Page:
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METZ – METZ II

on April 28, 2015, 12:01am
B
Release Date
May 05, 2015
Label
Sub Pop
Formats
digital, vinyl, cd

“She’s barely breathing.” Just three words into the new METZ record, the situation is already bleak. It doesn’t matter what came before or how the band ended up in this mess. What’s clear is that they have to do something about it or things are going to get worse. Then things do.

METZ are a Sub Pop act, and it’s easy to see how their mayhem fits into the label’s history. There are plenty of reasons to bring up Nirvana, who signed to the label in the late ’80s. And, while those comparisons are well-founded, they’re not the end of the conversation. METZ are more than an homage. Their music gives the impression that they’ve studied their predecessors, mastered their act, tried to find the next step forward, and asked, “Is it possible to make bands like Nirvana and Black Flag sound even more pulverizing?”

The Toronto trio’s brutal self-titled debut had an overpowering bite to it, but with its sequel, METZ II, the band files its teeth down into fangs to make it easier to rip out jugulars. This new album makes its predecessor feel downright hooky in comparison. The guitars screech and contort more loudly, the drums rumble like a monster flick, and frontman Alex Edkins’ screams feel even more damning and tattered. After 20 months of touring, they’ve finally found a way to channel the energy from their live sets into recorded form.

On opener “Acetate”, Edkins’ guitar slithers into frame before bassist Chris Slorach makes a guttural, menacing entrance. The song is a microcosm of what to expect on the rest of the album before METZ spiral into the even meaner “The Swimmer”, which opens with frantic clanging drums and what sounds like the chime of a battered piano.

Drummer Hayden Menzies is the not-so-secret weapon of the group. Every kick drum pound and snare smack feels more devastating than the last. The mix does him great favors, too, giving his kit that “oh my God, run for your life!” sound. This is especially true on closer “Kicking a Can of Worms”. It’s not that he’s playing with great complexity; in fact, it’s one of the sparsest performances on the album. But each hit feels like part of a master plan. The surge coming from him lifts up the rest of the band while simultaneously making it feel like your headphones will explode at any moment.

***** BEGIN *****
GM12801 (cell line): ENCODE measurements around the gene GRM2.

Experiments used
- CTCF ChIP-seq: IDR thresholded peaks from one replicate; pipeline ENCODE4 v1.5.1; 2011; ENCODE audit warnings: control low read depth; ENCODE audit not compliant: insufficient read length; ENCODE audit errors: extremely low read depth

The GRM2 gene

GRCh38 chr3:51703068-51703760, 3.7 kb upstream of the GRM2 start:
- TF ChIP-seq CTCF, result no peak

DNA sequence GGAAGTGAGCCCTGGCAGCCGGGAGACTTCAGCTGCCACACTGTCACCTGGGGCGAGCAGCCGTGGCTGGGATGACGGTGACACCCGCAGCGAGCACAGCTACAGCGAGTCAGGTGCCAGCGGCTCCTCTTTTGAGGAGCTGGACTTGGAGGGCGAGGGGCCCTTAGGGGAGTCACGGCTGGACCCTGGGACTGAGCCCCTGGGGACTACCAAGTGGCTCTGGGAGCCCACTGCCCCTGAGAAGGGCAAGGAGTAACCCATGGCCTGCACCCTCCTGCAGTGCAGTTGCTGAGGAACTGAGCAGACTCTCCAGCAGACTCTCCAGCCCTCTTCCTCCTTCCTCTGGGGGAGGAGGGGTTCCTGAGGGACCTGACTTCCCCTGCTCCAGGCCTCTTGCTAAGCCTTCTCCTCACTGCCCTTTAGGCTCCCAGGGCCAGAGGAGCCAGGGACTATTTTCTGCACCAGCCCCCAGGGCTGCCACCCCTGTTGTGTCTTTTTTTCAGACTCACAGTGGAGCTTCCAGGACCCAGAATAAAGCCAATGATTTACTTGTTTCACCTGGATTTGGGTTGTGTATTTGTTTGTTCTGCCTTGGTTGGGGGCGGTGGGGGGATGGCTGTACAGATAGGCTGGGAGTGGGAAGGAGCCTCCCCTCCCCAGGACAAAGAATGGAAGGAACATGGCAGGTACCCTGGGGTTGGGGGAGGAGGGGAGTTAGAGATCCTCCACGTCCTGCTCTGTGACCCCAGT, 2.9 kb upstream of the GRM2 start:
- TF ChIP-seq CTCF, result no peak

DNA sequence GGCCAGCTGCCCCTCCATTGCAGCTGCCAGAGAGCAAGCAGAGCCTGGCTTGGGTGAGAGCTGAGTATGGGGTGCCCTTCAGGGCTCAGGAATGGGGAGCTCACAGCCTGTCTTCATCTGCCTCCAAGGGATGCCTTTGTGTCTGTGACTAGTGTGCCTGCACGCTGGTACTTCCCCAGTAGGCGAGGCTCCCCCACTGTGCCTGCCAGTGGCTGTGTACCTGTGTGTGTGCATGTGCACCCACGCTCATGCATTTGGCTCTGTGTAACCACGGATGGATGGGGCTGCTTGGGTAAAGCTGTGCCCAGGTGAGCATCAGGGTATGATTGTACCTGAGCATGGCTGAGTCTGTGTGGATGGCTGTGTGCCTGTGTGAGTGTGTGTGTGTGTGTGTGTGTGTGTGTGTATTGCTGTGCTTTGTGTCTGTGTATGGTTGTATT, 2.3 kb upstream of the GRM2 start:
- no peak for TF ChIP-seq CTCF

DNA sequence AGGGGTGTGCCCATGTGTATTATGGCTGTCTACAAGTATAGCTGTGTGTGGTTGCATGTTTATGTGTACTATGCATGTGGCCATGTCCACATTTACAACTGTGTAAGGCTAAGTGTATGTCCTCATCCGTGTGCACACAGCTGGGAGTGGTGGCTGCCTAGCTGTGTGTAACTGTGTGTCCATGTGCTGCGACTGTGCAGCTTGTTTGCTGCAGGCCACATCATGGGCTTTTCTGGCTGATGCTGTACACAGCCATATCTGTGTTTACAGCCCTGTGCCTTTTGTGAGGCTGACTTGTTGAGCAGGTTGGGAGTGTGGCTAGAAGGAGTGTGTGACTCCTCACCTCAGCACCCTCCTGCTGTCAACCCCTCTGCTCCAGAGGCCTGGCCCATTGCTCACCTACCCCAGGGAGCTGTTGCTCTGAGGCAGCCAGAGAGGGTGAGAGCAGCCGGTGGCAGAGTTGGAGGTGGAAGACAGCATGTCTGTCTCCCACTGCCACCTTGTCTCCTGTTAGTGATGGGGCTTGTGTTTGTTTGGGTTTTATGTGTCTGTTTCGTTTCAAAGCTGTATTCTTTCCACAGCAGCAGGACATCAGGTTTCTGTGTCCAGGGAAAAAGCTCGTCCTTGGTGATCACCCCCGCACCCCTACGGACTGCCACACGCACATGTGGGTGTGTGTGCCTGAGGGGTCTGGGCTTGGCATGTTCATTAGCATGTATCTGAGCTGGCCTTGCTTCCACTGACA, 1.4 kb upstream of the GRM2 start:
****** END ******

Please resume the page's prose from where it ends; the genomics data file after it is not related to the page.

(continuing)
Things don’t get “better” or “brighter” on this album; it just gets bleaker and more harrowing. As seen in METZ’s past work, this intersection is where the band thrives. There’s really only one moment on the album where they let up, and that’s on the interlude “Zzyzx”, which mixes found audio with the band tuning up in the studio. Even so, it feels like a twisted clip from a nightmare inserted into the album before the band launches into “I.O.U.”, a punk anthem.

The album is an exercise in dissonance that can really only be appreciated when played at full volume. It cements the band as a frontrunner for the hardest-hitting, meanest, and most aggressive contemporary punk act. But it’s not all brashness for the sake of brashness. While METZ’s first album was a reflection on the anxiety and hysteria of living in a big city, this is an album more concerned with death.

Having lost loved ones in the past years, Edkins recently told Noisey that the album “just feels more human.” It’s easy to hear what he’s talking about. If this album were to fit into the stages of grief, it’d most obviously be anger, but it also holds more complex emotions like frustration, disgust, and loneliness. He doesn’t have to voice his feelings outright — the pissed-off and manic guitar lines do that for him. There are still moments where he could be alluding to his personal turmoil, like on single “Spit You Out”, where he calls out to someone who promised they’d “come to [him]” but never did make good on it. Instead of mourning, he lashes out, spitting words out like sour milk.

Later, on “Landfill”, Edkins sentences himself to crawling around in garbage and filth. Between the swirling riffs and screaming, the music breaks down for one moment for Edkins to sing in a muffled monotone, “I don’t know what I believe in/ All this shit’s just piling up.” It could be a thesis for the entire album.

Listening to METZ II is an overwhelming experience. It may take a few listens to soak in all the vitriol and venom, but it’s worth the effort. It’s hard to imagine them getting even louder and more fervent, but if there’s a band that’s capable of doing just that, it’s undoubtedly METZ.

Essential Tracks: “Acetate”, “Kicking a Can of Worms”, and “Landfill”

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